Channel Link:
Schützt die Impfung vor Omikron?
Machtkampf bei VW:

Learn German with Anja

Next up is a friend of the channel and a very enthusiastic German teacher, Anja. On the channel Learn German with Anja you will find a ton of excellent lessons, but her listening comprehension videos are my favorite. She speaks slow enough for beginners to understand and in many of her older videos she repeats herself, so you make sure you understand what she says. Anja’s channel also includes lessons on building vocabulary, pronunciation practice, and German grammar. If you are looking for an energetic and exciting German teacher, Anja is the teacher for you. 

Channel Link:
Unser Penthouse in Berlin:
Pronunciation Tips:
Common Mistakes:
Reflexive Pronouns:

Slow German (Podcast)

I’ve been a big fan of the Slow German podcast for many years, but the podcast is also available on YouTube. The title tells you everything. Each lesson is a listening comprehension exercise about a topic of interest. Most recently this includes lessons about German colonies and the German federal election, but you can find lessons on a huge variety of topics like popular vacation destinations of Germans, jobs, Christmas, asparagus and a whole lot more. There are currently almost 300 videos on her channel, so you will have plenty to keep you busy for a while. 

Channel Link:
Support Slow German on Patreon:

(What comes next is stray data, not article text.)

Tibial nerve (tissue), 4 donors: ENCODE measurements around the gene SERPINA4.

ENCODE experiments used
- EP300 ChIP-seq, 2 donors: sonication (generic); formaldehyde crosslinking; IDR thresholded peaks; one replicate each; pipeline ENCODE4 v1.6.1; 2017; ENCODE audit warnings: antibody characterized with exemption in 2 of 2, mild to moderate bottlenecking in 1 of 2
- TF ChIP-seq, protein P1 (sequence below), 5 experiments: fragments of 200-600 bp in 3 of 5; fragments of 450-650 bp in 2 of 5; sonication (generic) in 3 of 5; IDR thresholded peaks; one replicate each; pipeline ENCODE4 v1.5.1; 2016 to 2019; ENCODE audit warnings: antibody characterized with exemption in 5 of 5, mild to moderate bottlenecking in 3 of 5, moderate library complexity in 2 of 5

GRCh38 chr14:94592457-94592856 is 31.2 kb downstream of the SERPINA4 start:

German Colonies:
German Federal Election:
Jobs & Careers:

Deutsche Welle

If you haven’t used Deutsche Welle’s German learning resources yet, you really need to check out their website. They have a ton of resources for every level of German learning. Most of the videos they create are also available on YouTube. One of my favorite things they have made is Nico’s Weg, which is a series that follows a young man around Germany as he gets acclimated to the country and language. It is perfect for beginners and goes all the way up to B1. Jojo sucht das Glück is another great series and is aimed at the B1/B2 levels. 

There are over 2000 videos on their channel, so I recommend starting with their playlists. From here you can find the videos that are best for your level and needs. 

Channel Link:
Nicos Weg A1:
Nicos Weg A2:
Nicos Weg B1:
Jojo sucht das Glück – Staffel 1:
Jojo sucht das Glück – Staffel 2:

Deutsch mit Benjamin

Deutsch mit Benjamin is definitely for more advanced learners, but the kinds of lessons you get from his channel cannot be found anywhere else on the internet. You heard that right. The videos you find on his channel are unique. They are all entirely in German and aimed at the everyday use of German. From slang to little particle words that you find sprinkled throughout German sentences. 

My favorite video of his shows how certain words flow together when speaking German. It is a pronunciation video I haven’t seen anyone else cover and it is super insightful. His other pronunciation videos are also very well done. It’s the little things that you don’t really think about until it is pointed out to you. Like the letter T being dropped or softened in certain words like “mitten” and “warten”. I  never would have noticed that on my own. His lessons are full of little insights to help you advance your German. 

Channel Link:
Particle Words:
Pronunciation with Words Flowing Together:
When the T disappears from German words:

My German Short Stories

I almost included this channel in the underrated channel category, because 50,000 subscribers isn’t nearly enough for the amazing work that this channel produces. Once per month they upload an animated story in German for German learners. They are simple stories that help you learn everyday vocabulary and the drawings are great. This channel deserves so much more recognition than it currently has, so please go over and subscribe to their channel

Channel Link:
Support My German Short Stories on Patreon:

BookBox German